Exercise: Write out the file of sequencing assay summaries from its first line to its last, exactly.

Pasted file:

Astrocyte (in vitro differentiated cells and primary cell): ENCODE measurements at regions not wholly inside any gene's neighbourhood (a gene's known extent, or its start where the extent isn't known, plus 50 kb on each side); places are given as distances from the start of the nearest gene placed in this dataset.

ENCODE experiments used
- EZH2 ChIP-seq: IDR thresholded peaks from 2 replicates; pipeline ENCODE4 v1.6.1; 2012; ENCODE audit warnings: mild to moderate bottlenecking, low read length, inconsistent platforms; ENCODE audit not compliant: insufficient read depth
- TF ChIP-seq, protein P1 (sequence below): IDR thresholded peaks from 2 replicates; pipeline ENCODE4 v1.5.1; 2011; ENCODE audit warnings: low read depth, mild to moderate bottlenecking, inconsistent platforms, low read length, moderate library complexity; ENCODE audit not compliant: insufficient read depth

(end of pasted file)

Astrocyte (in vitro differentiated cells and primary cell): ENCODE measurements at regions not wholly inside any gene's neighbourhood (a gene's known extent, or its start where the extent isn't known, plus 50 kb on each side); places are given as distances from the start of the nearest gene placed in this dataset.

ENCODE experiments used
- EZH2 ChIP-seq: IDR thresholded peaks from 2 replicates; pipeline ENCODE4 v1.6.1; 2012; ENCODE audit warnings: mild to moderate bottlenecking, low read length, inconsistent platforms; ENCODE audit not compliant: insufficient read depth
- TF ChIP-seq, protein P1 (sequence below): IDR thresholded peaks from 2 replicates; pipeline ENCODE4 v1.5.1; 2011; ENCODE audit warnings: low read depth, mild to moderate bottlenecking, inconsistent platforms, low read length, moderate library complexity; ENCODE audit not compliant: insufficient read depth